Energy from the sun doesn’t just warm us, it can also create chemical changes. Photosensitive paper (solar print paper or the like) is coated with a chemical that changes color when it’s exposed to certain wavelengths in sunlight. See how blocking the sun’s light can stop those changes from happening!
How can sunlight create chemical changes?
- Direct sunlight 3-5 small objects
- Sheet of photosensitive paper
- Timer or clock
- Tub or large pan of water
- Collect between three and five small objects. Ones that are heavy for their size will be less likely to be blown around if you’re doing this outdoors. It’s also interesting if at least one of the objects is transparent or translucent.
- Pull the piece of photosensitive paper out of its package, set it in the sun blue side up, and quickly arrange your objects on it.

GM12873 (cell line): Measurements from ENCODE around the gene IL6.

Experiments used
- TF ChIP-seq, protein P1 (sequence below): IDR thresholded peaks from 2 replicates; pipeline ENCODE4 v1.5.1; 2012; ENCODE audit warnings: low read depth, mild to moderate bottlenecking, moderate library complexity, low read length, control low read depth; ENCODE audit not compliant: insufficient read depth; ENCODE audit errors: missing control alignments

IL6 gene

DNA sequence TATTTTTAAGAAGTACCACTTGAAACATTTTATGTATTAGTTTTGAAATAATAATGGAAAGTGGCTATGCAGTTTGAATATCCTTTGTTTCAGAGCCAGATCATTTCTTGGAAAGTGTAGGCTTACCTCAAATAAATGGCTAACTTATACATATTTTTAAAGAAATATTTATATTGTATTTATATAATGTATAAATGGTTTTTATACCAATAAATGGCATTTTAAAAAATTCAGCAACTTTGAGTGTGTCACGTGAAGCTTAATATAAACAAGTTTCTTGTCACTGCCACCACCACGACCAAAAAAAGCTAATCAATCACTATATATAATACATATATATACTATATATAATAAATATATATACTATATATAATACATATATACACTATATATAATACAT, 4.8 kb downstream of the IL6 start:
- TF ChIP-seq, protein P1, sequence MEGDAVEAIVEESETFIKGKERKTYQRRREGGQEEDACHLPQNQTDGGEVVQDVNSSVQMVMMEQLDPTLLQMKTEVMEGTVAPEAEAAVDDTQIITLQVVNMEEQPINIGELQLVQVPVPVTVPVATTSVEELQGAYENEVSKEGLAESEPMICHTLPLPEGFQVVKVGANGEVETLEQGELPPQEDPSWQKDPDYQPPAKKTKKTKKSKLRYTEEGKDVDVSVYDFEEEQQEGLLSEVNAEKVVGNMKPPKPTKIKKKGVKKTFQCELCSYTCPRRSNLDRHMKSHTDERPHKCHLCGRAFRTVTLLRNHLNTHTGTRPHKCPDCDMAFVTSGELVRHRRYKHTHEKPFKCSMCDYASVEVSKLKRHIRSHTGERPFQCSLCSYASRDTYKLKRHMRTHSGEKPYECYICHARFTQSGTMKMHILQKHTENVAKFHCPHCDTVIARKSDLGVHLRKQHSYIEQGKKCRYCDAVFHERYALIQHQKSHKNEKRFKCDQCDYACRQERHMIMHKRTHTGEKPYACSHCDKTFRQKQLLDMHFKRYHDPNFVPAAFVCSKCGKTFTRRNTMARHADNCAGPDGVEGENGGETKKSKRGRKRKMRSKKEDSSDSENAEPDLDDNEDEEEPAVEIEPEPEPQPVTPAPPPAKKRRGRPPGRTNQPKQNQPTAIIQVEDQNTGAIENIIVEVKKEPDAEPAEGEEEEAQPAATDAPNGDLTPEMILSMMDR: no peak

- Leave the paper undisturbed for two minutes. It should be pale blue at this point; if not, go ahead and leave it a little while longer, but be careful not to leave it too long.
- Take the objects off of the paper and dunk it in the tub of water. Leave it in there for one minute to wash the chemicals off, then take it out and hang it up or lay it flat to dry.
- Observe the paper. Can you see silhouettes (flat shapes like shadows) of the objects that you put on the paper earlier? If you used a translucent or transparent object, is the silhouette sharper or fuzzier? Anywhere the sunlight touched the paper should be solid blue; anywhere where an object blocked the sun’s rays and kept them from affecting the chemical on the paper should be white.